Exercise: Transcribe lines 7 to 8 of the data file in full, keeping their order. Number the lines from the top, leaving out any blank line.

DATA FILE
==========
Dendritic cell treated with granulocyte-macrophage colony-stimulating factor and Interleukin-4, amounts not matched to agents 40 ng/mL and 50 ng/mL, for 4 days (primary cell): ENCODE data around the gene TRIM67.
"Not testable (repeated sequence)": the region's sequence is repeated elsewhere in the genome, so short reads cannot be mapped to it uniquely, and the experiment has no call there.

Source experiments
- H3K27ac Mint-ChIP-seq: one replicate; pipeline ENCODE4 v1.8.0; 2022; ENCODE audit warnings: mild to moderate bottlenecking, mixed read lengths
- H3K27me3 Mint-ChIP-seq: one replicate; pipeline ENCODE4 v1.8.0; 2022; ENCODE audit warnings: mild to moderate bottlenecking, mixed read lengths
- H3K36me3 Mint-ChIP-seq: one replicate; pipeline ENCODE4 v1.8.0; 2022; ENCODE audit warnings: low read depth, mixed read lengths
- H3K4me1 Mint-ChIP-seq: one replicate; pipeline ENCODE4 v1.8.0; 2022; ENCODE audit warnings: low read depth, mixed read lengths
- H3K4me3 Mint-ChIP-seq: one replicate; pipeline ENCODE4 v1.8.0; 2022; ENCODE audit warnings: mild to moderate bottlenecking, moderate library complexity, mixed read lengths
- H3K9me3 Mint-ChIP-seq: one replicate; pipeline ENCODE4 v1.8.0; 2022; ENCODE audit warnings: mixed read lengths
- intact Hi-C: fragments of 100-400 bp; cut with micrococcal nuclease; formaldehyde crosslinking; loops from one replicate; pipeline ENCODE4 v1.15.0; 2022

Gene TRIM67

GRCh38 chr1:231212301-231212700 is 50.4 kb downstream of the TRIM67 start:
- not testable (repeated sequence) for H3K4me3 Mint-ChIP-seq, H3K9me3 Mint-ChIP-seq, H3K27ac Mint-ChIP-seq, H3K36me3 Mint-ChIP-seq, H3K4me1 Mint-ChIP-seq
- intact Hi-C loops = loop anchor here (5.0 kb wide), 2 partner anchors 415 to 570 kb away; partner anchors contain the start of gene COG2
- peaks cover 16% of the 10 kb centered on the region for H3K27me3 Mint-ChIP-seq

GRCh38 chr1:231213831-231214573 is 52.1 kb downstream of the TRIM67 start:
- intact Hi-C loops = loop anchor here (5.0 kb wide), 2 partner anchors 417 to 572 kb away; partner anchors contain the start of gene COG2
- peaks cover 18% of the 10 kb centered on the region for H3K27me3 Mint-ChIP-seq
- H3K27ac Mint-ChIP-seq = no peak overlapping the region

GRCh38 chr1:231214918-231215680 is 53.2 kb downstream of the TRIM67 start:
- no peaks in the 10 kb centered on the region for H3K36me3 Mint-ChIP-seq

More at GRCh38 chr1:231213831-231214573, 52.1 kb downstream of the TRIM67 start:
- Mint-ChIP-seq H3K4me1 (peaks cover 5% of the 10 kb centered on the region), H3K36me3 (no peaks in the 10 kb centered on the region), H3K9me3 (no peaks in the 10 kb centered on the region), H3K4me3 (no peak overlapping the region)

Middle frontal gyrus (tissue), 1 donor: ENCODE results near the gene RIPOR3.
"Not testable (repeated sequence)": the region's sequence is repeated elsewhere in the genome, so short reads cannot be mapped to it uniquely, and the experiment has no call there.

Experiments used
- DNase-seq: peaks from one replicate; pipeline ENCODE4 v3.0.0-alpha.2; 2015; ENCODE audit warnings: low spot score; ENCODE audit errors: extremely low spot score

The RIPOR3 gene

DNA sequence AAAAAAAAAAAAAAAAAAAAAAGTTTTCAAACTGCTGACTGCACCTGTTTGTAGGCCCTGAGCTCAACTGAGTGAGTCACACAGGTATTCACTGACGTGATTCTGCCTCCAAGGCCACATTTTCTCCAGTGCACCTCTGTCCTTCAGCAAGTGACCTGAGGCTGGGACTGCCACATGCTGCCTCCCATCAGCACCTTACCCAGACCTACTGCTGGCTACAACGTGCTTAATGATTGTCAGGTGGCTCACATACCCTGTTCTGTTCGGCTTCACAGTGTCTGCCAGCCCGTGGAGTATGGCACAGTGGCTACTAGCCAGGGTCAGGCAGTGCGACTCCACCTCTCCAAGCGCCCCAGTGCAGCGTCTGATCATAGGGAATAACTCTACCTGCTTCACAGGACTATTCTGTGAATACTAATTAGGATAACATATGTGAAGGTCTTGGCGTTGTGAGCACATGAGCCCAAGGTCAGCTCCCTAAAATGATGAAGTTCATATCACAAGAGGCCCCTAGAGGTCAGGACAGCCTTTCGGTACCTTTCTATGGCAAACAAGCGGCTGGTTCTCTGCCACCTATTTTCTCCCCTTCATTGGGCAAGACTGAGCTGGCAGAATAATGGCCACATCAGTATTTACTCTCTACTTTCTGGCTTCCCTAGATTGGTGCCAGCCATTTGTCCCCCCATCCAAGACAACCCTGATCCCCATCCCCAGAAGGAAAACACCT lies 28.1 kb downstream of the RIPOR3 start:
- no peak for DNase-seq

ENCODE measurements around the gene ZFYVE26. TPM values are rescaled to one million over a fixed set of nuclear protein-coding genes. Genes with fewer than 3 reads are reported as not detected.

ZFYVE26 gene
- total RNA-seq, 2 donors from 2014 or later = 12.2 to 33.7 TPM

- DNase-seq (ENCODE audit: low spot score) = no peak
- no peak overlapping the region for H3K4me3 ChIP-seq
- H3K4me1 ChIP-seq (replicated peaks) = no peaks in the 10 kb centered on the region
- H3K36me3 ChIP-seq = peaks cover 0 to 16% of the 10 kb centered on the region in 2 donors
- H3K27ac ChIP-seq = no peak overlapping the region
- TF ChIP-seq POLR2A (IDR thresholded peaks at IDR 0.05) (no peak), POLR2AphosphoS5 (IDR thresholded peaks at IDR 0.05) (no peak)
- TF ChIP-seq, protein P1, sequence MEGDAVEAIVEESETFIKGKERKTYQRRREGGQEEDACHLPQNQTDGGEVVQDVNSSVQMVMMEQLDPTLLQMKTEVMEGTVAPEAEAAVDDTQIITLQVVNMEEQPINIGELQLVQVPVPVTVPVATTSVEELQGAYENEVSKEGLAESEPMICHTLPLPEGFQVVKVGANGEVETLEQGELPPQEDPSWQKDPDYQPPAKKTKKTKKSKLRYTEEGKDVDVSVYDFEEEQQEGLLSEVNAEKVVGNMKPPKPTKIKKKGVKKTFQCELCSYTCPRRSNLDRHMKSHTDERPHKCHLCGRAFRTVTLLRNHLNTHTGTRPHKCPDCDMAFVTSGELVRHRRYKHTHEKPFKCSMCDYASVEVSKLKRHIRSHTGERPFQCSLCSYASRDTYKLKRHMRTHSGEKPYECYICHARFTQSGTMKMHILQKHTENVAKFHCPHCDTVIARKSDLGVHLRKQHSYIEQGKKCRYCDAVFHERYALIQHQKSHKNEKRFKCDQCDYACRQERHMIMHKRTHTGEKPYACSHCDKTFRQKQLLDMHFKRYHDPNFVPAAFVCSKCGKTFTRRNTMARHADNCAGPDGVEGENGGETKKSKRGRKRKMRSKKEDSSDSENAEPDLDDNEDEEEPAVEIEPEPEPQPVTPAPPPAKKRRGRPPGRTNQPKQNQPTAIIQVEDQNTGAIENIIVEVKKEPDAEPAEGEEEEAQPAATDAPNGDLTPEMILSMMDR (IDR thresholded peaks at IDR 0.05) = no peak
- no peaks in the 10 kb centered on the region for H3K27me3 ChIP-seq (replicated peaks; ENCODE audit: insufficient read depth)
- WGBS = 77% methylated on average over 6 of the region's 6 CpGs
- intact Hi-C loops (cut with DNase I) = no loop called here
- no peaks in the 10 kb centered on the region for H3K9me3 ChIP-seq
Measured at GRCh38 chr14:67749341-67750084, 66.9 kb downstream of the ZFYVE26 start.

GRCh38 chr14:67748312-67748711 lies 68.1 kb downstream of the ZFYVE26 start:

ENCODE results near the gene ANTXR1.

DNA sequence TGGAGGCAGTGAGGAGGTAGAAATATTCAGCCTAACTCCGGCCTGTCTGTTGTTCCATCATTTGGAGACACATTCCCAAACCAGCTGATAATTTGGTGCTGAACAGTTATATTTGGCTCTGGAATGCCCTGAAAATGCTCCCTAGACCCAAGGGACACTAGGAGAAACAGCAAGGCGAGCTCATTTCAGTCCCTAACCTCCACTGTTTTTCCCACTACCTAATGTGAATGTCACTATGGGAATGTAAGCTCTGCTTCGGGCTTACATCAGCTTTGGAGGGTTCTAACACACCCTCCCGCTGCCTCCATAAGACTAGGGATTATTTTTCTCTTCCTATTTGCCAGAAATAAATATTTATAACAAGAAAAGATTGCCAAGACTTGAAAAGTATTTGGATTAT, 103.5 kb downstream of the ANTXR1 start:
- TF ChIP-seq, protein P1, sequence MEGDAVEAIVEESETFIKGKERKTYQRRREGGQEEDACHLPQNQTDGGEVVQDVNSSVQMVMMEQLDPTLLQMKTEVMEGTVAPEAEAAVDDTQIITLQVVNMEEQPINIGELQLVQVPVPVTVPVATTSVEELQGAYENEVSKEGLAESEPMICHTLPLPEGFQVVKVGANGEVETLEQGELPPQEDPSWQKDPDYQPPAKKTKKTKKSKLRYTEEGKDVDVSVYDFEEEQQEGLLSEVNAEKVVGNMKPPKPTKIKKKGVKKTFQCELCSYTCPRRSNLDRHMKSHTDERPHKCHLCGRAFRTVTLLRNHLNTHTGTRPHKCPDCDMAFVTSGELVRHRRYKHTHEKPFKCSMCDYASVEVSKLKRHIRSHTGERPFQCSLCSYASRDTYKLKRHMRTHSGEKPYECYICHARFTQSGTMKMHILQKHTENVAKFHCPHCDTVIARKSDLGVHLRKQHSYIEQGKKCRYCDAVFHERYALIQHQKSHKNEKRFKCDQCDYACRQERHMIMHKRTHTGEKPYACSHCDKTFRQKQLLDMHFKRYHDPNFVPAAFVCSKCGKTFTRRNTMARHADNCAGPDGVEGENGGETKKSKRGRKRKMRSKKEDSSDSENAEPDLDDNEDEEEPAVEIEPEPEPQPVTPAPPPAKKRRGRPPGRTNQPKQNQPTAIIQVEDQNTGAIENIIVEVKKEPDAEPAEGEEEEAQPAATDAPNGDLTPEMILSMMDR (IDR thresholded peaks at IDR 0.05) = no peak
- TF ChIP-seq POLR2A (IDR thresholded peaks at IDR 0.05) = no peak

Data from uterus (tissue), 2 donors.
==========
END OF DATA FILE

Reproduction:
- H3K4me1 Mint-ChIP-seq: one replicate; pipeline ENCODE4 v1.8.0; 2022; ENCODE audit warnings: low read depth, mixed read lengths
- H3K4me3 Mint-ChIP-seq: one replicate; pipeline ENCODE4 v1.8.0; 2022; ENCODE audit warnings: mild to moderate bottlenecking, moderate library complexity, mixed read lengths